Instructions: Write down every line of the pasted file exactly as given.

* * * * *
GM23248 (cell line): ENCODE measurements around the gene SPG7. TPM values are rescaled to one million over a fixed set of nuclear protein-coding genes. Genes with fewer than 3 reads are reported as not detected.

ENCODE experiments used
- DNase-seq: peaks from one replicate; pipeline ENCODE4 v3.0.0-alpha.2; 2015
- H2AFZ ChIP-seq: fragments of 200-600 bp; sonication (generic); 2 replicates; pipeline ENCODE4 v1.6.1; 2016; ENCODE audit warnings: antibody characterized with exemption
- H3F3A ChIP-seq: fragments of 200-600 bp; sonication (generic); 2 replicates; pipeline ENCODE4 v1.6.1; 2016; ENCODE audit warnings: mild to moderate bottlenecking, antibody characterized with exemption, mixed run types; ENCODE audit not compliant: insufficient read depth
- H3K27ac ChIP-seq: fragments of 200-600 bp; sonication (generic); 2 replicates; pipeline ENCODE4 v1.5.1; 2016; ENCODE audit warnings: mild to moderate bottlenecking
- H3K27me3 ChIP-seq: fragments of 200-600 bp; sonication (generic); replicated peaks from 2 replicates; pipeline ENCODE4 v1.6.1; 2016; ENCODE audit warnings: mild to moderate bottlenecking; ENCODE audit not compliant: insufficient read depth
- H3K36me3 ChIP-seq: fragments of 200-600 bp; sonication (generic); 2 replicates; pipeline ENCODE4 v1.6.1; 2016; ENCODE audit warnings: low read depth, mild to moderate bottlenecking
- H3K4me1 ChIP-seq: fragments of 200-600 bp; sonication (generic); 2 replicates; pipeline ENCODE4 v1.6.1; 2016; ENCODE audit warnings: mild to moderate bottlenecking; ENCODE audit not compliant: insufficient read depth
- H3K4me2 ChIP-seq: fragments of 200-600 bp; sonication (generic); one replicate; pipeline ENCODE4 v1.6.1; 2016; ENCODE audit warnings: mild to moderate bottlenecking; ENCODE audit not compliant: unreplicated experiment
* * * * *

GM23248 (cell line): ENCODE measurements around the gene SPG7. TPM values are rescaled to one million over a fixed set of nuclear protein-coding genes. Genes with fewer than 3 reads are reported as not detected.

ENCODE experiments used
- DNase-seq: peaks from one replicate; pipeline ENCODE4 v3.0.0-alpha.2; 2015
- H2AFZ ChIP-seq: fragments of 200-600 bp; sonication (generic); 2 replicates; pipeline ENCODE4 v1.6.1; 2016; ENCODE audit warnings: antibody characterized with exemption
- H3F3A ChIP-seq: fragments of 200-600 bp; sonication (generic); 2 replicates; pipeline ENCODE4 v1.6.1; 2016; ENCODE audit warnings: mild to moderate bottlenecking, antibody characterized with exemption, mixed run types; ENCODE audit not compliant: insufficient read depth
- H3K27ac ChIP-seq: fragments of 200-600 bp; sonication (generic); 2 replicates; pipeline ENCODE4 v1.5.1; 2016; ENCODE audit warnings: mild to moderate bottlenecking
- H3K27me3 ChIP-seq: fragments of 200-600 bp; sonication (generic); replicated peaks from 2 replicates; pipeline ENCODE4 v1.6.1; 2016; ENCODE audit warnings: mild to moderate bottlenecking; ENCODE audit not compliant: insufficient read depth
- H3K36me3 ChIP-seq: fragments of 200-600 bp; sonication (generic); 2 replicates; pipeline ENCODE4 v1.6.1; 2016; ENCODE audit warnings: low read depth, mild to moderate bottlenecking
- H3K4me1 ChIP-seq: fragments of 200-600 bp; sonication (generic); 2 replicates; pipeline ENCODE4 v1.6.1; 2016; ENCODE audit warnings: mild to moderate bottlenecking; ENCODE audit not compliant: insufficient read depth
- H3K4me2 ChIP-seq: fragments of 200-600 bp; sonication (generic); one replicate; pipeline ENCODE4 v1.6.1; 2016; ENCODE audit warnings: mild to moderate bottlenecking; ENCODE audit not compliant: unreplicated experiment